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If Mexico’s Supreme Court of Justice (SCJN) declares the unconstitutionality of President Andrés Manuel Lopez Obrador’s (AMLO) so-called Plan B initiative — which passed in Congress last week and was signed into law on Thursday, March 2 —  it will have, in effect, honored the highest political tradition of Mexico: its liberal legacy.

Mexico’s liberal Constitution of 1857 granted the judiciary absolute independence from the legislative and executive powers, to the point of making it the summit of the country’s political balance. On the one hand, in the absence of presidential meddling, the current head of the SCJN, Norma Lucía Piña Hernandez, took her place as Mexico’s first chief justice on Jan. 2. This is how Benito Juárez, Mexico’s first indigenous president, came to power in 1858. On the other hand, while it could not remove an authority that was considered illegitimate due to irregularities in his electoral process, the court could protect citizens against the provisions of that authority. This was the case in the Morelos Appeal of 1874, in which the SCJN declared the government of General Francisco Leyva “incompetent of origin” and determined that his actions could be appealed through the appeal.

Former dictator Porfirio Díaz’s coup d’état in 1876 broke with Mexico’s constitutional order. Diaz’s popularity was irresistible, but he needed the legitimacy that only free elections can provide. In 1877, he was elected with an overwhelming majority, and from 1880 to 1884, he lent his throne to his cohort Manuel González, later settling in for six more terms. Diaz always formally respected the electoral process, but he did not have a real rival until Francisco I. Madero appeared on the political scene in 1910.

That year, the country called for a change. The conditions of the elections (including Madero’s imprisonment) made it impossible for the vote to be transparent, and the fraud was evident. But by then, the SCJN had ceased to have powers over electoral justice through the appeal process. This constitutional omission led to a dictatorship because citizens were left literally helpless in the face of an illegitimate power. And the only way out was a revolution. That was the cost Mexico paid for abandoning both the letter and the spirit of the law that the liberals of the nation’s reform had bequeathed. How did it happen?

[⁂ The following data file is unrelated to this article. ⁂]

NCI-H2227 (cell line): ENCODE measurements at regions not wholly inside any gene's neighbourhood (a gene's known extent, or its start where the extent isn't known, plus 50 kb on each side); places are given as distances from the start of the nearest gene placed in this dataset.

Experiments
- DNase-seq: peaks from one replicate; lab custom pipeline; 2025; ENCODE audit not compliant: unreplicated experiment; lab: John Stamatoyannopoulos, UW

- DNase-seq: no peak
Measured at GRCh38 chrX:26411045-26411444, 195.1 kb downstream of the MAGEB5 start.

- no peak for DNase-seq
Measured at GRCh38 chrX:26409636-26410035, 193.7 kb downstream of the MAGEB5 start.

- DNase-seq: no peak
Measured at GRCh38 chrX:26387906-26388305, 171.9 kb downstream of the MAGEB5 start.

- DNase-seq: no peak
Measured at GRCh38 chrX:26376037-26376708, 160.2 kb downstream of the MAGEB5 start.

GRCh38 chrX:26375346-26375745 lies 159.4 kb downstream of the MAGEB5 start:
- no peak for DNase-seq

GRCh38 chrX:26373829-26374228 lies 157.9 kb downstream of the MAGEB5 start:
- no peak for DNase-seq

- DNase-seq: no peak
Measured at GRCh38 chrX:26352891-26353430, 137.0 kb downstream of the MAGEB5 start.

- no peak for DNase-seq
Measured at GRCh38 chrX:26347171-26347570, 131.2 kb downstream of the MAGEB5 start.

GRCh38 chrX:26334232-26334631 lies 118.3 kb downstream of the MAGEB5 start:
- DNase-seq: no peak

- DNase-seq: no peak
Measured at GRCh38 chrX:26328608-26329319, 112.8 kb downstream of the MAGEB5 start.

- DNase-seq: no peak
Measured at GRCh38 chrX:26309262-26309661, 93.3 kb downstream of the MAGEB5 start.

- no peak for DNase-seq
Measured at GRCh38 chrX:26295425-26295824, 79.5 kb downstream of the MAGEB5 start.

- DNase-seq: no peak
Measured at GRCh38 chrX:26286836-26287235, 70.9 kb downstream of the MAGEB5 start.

As Pablo Mijangos pointed out in “The Minimum History of the Supreme Court of Justice of Mexico” in 2019, the person who changed the rules was Guadalajara jurist Ignacio Luis Vallarta. His express objective was the “depoliticization” of the Supreme Court by eliminating both prerogatives. In retrospective, initially the decision seemed sensible: A Supreme Court justice, knowing that his position could elevate him to the presidency, actually placed himself in the front line of the opposition. Vallarta easily obtained the support of Díaz for the constitutional reform.

The second, more debatable case, consisted of separating the court from all decisions of an electoral nature, entrusting them exclusively to the electoral bodies (which, in practice, handed over the process to the executive branch). This reform required a much finer tweaking, since it was necessary to change — via the court itself — the prevailing interpretation of the Constitution. In 1881, thanks to the election of five new justices, Vallarta was able to impose his criteria. In the first sentence handed down after that election, on Aug. 6 of that year, Vallarta determined that only the electoral colleges – -and not the court itself — could determine the legitimacy of elected authorities. Otherwise, he said, the situation constituted an an attack against the division of powers and the sovereignty of the states. With this new interpretation, Mexico’s highest court departed from the liberal spirit of the Restored Republic.

This is how Mexico arrived to 1910. Had the SCJN retained the power to protect citizens against new laws, decrees or actions of  illegitimately elected governments like that of Porfirio Díaz, perhaps the transition of power would have been achieved peacefully, without a revolution.

For the next 70 years, Mexico’s all-powerful Institutional Revolutionary Party (PRI) regime faithfully continued the Porfirian playbook. For more than seven decades, the Supreme Court remained without that power, despite infinite irregularities and serious violations of suffrage.

But by the end of the 20th century, Mexico’s citizens found the institutional and modern formula to carry out the entire electoral process and qualify it. This formula was the creation of the Federal Electoral Institute (today, the National Electoral Institute, or INE) and its sister institution, the Federal Electoral Tribunal (today, the Electoral Tribunal of the Federal Judiciary, or TEPJF). They are, in all their instances and functions, the autonomous electoral referee that has always been lacking in Mexico’s political history.

Now, as the INE and the TEPJF face erosion under the new Plan B electoral reform, Mexico’s Supreme Court has a unique historic opportunity to safeguard, with the Constitution well in hand, the integrity of those key arbitrators.

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